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Old 12-12-2012, 09:47 AM   #46
yokesman
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Delay the sale and buy her the book "twist of the wrist".
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Old 12-12-2012, 09:56 AM   #47
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Delay the sale and buy her the book "twist of the wrist".
Did that years ago... watched the DVD, too. While reviewing the GoPro- she knew exactly what she did wrong.

Panic was the deal closer.
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Old 12-12-2012, 10:04 AM   #48
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I'm sure a crash at 40 mph is pretty traumatizing for anyone, not to mention getting banged up in the process. Having to ride a smashed bike right afterwards and then being made to watch the video of the accident while getting critiqued is really just salt in the wound. I'd drop bringing up this incident to her for a while. I'm sure in two weeks or so she'll be less freaked out about it and more receptive to keeping her bike and your riding suggestions.
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Old 12-12-2012, 10:59 AM   #49
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I'm sure a crash at 40 mph is pretty traumatizing for anyone, not to mention getting banged up in the process. Having to ride a smashed bike right afterwards and then being made to watch the video of the accident while getting critiqued is really just salt in the wound. I'd drop bringing up this incident to her for a while. I'm sure in two weeks or so she'll be less freaked out about it and more receptive to keeping her bike and your riding suggestions.
You make me sound like a dick...
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Old 12-12-2012, 11:14 AM   #50
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Insurance

Try progressive. Your premiums seem way to high especially if Geico is FFY in the process. Be sure to claim her helmet, jacket and all incidentals also. Sounds like you've been a good mentor to her riding. Only thing better would be more miles under her belt and more often.
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Old 12-12-2012, 01:24 PM   #51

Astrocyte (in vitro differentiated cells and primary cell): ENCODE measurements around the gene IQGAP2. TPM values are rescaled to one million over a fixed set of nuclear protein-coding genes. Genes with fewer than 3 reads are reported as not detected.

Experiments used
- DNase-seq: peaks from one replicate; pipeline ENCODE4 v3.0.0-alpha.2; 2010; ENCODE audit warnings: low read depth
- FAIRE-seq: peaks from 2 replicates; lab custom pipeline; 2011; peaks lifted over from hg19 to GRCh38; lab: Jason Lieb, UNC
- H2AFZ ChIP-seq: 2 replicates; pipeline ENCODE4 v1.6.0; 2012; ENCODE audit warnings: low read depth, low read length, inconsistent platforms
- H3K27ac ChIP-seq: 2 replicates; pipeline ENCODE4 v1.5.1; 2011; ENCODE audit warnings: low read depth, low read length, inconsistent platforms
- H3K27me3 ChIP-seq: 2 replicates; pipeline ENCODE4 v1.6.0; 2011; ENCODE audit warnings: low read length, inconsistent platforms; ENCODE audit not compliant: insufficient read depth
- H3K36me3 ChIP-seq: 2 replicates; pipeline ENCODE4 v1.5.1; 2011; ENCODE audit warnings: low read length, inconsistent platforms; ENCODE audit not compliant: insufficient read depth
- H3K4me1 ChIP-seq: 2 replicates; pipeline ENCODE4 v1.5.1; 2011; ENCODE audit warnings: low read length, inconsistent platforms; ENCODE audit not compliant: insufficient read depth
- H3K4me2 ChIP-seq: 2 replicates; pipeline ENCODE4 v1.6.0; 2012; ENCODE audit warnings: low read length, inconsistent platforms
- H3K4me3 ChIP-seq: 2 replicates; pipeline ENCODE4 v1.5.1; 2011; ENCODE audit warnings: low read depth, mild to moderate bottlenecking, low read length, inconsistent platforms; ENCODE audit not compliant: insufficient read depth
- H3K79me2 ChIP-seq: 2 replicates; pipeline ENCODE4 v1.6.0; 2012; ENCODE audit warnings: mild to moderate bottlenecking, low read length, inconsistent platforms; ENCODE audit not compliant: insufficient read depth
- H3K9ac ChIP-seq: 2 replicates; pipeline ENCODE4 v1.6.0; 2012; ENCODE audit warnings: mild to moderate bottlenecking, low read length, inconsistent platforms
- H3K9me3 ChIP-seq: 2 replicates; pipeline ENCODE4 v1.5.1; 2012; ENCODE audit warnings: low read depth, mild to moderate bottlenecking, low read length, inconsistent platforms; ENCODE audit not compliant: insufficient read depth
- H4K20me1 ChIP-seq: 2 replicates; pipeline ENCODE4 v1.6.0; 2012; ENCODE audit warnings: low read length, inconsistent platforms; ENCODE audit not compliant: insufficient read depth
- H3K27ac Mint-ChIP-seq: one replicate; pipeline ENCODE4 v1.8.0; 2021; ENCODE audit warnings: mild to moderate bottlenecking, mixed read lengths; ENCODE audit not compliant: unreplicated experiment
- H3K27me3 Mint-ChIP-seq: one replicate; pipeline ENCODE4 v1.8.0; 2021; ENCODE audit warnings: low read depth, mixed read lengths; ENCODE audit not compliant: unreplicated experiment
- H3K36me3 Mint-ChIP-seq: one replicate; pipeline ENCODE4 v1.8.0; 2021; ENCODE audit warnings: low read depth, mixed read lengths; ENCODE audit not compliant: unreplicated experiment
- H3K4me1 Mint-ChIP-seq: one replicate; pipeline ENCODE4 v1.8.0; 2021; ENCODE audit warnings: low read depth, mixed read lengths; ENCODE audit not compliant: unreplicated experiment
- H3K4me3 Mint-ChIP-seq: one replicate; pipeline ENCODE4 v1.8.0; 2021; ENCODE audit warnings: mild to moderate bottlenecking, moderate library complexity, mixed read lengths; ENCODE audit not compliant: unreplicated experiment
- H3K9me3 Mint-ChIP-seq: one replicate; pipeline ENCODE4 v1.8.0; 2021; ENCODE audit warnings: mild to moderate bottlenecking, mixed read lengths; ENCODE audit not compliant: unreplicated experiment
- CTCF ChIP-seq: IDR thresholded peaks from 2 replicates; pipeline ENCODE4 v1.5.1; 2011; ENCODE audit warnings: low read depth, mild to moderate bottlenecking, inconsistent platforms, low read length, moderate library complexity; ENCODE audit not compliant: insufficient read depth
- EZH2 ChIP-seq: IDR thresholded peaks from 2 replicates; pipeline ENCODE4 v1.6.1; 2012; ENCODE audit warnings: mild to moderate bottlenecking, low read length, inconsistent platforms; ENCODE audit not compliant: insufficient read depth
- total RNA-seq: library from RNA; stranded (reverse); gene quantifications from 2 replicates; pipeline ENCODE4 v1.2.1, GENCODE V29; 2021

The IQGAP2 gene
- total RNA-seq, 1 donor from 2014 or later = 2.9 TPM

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Sierra...I assure you that there are MANY women out there riding their own that ride because they love it. I have been riding since I was 7. Grew up riding dirt and at 17 switched to a street bike. When hubby and I got married, we were both riding but gave of bikes to start a family with the plan being that when we got our boys outta the house, we'd get bikes again. In the interum, we had scooters and Trail 90's and 4-wheelers to play with.

Fast forward and my boys are teenagers but not outta the house and I GOTTA have a street bike again. My hubby WAS NOT HAPPY. I went out and bought a Suzuki VL800 and went traveling with friends. I'd call the hubby from the road and tell him how much fun we were having and how I wished he was with us. Only took 2 years of me doing that and he broke down and bought his bike and now we ride everywhere together. I ride my own because I always have and ride for the same reasons you guys do...I absolutely LOVE riding. It's my escape, my stress reliever, my fun.

In early October while on a group trip (8 bikes) to the Hill Country, my hubby was riding right in front of me and went down. It freaked me out but I am a very good rider and I kept my bike under control and stopped while missing the gravel patch he had hit when the road surface ended unexpectedly. Anywho...he broke ribs, his leg in 4 places but was otherwise ok thanks to gear and a helmet. He's been riding 40 years and this was his first down. So I know it's scary to watch your SO go down right in front of you. Good for you and her for getting back on the bike and riding. I hope she gets back on and rides again after the bike is fixed. If anything, this down shoulda taught her that 1) Gear works so wear it and 2) that a crash is survivable AND no big injuries! That'd make me feel better about riding! Good Luck!
Thats awesome Queenie that you love riding like you do I'm all for the ladies getting out there and enjoying the wonderful sport of riding just like the guys.....I'm glad you understand what draws us guys to it, its an awesome hobby and sanity retaining recreation no matter who you are
In my 35 years of riding tho I have to say lady riders like you are few and far between....when I was younger I tried to get the women in my life to ride their own bikes with me...never happened, they just didn't want to. As I got older I started realizing that for the most part the ladies I've come across....girlfriends, riding buddies wives/girlfriends/sisters, my wife etc would all rather be a passenger than ride solo...barring a few exceptions like you.